Through glass dimly

One just can’t know the loss of personal freedom, how it feels, what it lives like until you get older and feel the slow leak of capabilities shrink. I sure didn’t. I watched my own mother’s loss and instead of looking closer at what was going on (or God forbid, asking her) I got frustrated with its outcomes instead, and her along with it—as if she were to blame for aging!


I’ve given this whole topic considerable more thought after having a conversation with a friend recently—about value and worth as bodies age and we shed our productive and professional identities. And after sobering up professionally, I have to admit there remains a sense of diminishment in me. While I make fun of my place in the aging category, I am reminded too of its emotional costs.

Given this small “come to Jesus” moment, if mom were here now, I’d apologize prostrate and profusely, for being so dense and dismissive with her, not paying attention. But how could I have known then what I could only learn once it began in me? Seriously. The aging thing; The slack disregard, the dismissal by others, as if you’re no longer a credible person, which implies less value, less worth. Half a person, really, with a lesser-than ability to even think!


I see my son and daughter-in-law react the same to me, or at least similarly as I did towards my mother, hence I’m on the receiving end of the spectrum now. The up close and personal feel of “less than” that is subtly reflected in their eyes staring back at mine as an imprint is painful. They won’t have kids so will not know the personalization of it when they get old. Although, since this is a societal problem also, they’ll still likely feel it’s sting to some degree.

Not-so-oddly, some aspects of aging I gladly surrender while other losses I resent like hell! I think of handicapped people (which I’ve come to include myself loosely in the category) and the grief they must feel in this regard. But aging? In some respects it’s a different kettle of fish altogether because unless you die young, everyone goes through one or both categories to some degree. And as a foot in each camp of aging and body breakdown, I feel some of the sting in each.


In more general terms, I look at others in my age group and often see similar patterns of personal freedom either denied or forfeited. Some individuals seem less affected or maybe I don’t look close enough because the symptoms are less obvious, more nuanced. Maybe they don’t consider it much, let alone express it. But the prospect and likelihood of each of us getting some humbling learning opportunities in a youth prized culture is unavoidable, at least to those who seek learning about such things. Ultimately, as the eyelids drift closed for the last time, rumor has it “all will be presented” in a flash for which both accounting and sweet liberation will occur—deliverance in its own time and place where value and worth are redefined by a greater and more generous authority.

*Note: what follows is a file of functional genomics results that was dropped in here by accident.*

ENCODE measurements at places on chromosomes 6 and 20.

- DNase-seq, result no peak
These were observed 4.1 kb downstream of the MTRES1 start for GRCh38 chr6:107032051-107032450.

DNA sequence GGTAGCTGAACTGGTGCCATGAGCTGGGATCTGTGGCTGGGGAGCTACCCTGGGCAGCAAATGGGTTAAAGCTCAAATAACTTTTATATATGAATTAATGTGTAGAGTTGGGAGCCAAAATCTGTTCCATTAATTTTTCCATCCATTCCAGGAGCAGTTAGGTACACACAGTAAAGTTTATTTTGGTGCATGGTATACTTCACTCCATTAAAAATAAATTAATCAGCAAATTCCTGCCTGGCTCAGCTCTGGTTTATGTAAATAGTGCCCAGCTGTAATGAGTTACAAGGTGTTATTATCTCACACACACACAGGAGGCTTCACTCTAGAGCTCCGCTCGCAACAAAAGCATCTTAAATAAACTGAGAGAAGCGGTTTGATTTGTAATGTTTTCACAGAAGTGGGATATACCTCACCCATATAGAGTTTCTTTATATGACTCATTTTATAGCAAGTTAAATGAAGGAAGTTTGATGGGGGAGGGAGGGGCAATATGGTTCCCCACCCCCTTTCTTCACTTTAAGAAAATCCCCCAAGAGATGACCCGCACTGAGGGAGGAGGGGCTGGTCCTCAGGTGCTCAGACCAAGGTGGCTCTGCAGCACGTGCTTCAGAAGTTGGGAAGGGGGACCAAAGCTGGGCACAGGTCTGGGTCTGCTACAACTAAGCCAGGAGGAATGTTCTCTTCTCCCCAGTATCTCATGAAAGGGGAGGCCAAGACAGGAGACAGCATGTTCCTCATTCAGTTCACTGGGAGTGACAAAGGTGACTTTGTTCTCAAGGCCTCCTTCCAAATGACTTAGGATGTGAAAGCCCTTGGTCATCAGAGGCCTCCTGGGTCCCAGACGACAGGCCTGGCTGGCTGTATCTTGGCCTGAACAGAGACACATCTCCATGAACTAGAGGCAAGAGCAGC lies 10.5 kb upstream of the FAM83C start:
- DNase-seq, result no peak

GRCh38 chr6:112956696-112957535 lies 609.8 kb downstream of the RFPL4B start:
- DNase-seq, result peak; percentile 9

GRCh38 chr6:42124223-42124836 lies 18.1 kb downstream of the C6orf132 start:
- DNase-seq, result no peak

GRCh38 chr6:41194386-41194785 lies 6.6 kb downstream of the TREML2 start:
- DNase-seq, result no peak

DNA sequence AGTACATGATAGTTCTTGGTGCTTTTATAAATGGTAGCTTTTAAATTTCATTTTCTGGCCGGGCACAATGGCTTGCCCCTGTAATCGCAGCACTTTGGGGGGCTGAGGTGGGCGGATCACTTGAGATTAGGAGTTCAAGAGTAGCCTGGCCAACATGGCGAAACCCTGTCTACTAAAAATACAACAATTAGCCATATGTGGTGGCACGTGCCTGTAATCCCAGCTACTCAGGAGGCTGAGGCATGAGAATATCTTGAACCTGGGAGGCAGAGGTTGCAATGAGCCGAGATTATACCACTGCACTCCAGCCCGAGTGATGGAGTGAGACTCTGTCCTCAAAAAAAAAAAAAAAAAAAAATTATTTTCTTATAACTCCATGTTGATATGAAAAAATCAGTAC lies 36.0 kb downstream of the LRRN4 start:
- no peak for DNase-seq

3 replies
  1. Bob Rubin
    Bob Rubin says:

    Ah, late in life struggles. I remember struggling with whether I should work on Saturdays late in my career when it seemed necessary. Technology had not helped diminish my weekly hours making it far easier and tempting to work at home on Saturdays. At one point I even considered laboring on Sundays but, thank God, my spouse, Kristine, quickly talked me out of it.

    I cannot describe how gratifying it was to walk out of my office on that last day of work. It was almost like the world had been lifted off my shoulders.

    On the other hand, it wasn’t long before various systems in my body were beginning to slow down and decay. I am a victim of inbreeding as a 100 percent Ashkenazi Jew.

    My paternal grandparents were cousins. Not a good thing. I am slowly feeling the effects of that now at 78 years of age. Hope the progression continues to be slow, but, who knows?

    By God’s grace, he found Kristine and me almost 38 years ago. It’s made the road more tolerable and more peaceful. She is the love of my life and He is our savior, giving us HOPE in our last quarter.


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